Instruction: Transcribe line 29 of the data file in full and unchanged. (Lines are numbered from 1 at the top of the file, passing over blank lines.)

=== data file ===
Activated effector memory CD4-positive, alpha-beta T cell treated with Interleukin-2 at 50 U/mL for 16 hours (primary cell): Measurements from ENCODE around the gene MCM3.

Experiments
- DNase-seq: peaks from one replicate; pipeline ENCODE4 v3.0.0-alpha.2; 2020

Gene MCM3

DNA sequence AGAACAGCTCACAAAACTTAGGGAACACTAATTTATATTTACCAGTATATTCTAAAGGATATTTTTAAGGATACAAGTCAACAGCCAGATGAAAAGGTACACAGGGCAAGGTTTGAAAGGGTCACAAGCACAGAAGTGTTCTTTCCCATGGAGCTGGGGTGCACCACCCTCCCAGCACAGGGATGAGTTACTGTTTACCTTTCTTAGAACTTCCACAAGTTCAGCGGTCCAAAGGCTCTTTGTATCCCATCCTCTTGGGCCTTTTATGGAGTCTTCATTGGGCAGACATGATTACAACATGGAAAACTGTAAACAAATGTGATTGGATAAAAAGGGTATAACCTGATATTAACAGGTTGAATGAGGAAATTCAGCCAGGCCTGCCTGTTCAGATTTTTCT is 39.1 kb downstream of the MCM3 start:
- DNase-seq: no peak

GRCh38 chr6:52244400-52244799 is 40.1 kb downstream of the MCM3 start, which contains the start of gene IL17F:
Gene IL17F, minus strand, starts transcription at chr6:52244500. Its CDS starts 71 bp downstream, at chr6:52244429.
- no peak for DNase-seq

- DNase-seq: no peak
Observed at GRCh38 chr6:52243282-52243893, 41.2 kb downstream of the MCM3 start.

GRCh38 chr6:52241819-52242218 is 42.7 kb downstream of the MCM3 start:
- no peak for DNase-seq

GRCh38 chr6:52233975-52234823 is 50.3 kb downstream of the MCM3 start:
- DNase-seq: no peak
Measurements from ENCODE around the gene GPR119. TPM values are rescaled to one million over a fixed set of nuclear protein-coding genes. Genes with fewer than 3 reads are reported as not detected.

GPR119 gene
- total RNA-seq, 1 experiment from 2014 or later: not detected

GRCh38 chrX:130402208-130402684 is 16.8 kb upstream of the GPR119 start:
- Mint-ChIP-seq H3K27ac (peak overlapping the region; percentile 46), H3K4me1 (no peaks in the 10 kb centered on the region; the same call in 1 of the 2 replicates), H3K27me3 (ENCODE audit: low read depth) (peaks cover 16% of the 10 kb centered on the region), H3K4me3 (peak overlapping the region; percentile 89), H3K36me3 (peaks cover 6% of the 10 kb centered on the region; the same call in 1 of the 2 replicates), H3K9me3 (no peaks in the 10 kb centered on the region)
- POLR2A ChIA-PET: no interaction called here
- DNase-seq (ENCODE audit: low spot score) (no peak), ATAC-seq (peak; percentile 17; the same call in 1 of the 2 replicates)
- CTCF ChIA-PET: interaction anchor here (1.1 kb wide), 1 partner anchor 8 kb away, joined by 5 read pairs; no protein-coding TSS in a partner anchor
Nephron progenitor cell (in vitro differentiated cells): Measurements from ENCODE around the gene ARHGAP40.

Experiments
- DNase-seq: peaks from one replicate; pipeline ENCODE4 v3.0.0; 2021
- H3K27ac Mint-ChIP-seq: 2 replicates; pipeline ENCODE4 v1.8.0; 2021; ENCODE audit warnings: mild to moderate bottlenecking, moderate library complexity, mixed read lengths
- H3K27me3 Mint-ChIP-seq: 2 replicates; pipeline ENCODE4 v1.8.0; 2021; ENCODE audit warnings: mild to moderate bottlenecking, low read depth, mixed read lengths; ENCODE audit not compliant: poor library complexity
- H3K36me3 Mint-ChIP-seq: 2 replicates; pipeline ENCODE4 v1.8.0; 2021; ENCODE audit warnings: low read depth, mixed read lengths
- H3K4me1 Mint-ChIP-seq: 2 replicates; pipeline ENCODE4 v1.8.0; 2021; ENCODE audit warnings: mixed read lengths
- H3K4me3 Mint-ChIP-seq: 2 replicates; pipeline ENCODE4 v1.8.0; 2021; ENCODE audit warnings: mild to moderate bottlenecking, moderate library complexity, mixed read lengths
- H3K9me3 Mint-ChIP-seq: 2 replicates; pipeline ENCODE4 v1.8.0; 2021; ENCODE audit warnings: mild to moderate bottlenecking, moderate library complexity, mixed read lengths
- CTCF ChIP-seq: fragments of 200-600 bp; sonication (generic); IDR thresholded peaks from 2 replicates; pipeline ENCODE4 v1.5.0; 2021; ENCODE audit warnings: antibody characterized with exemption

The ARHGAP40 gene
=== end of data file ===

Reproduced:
- H3K36me3 Mint-ChIP-seq: 2 replicates; pipeline ENCODE4 v1.8.0; 2021; ENCODE audit warnings: low read depth, mixed read lengths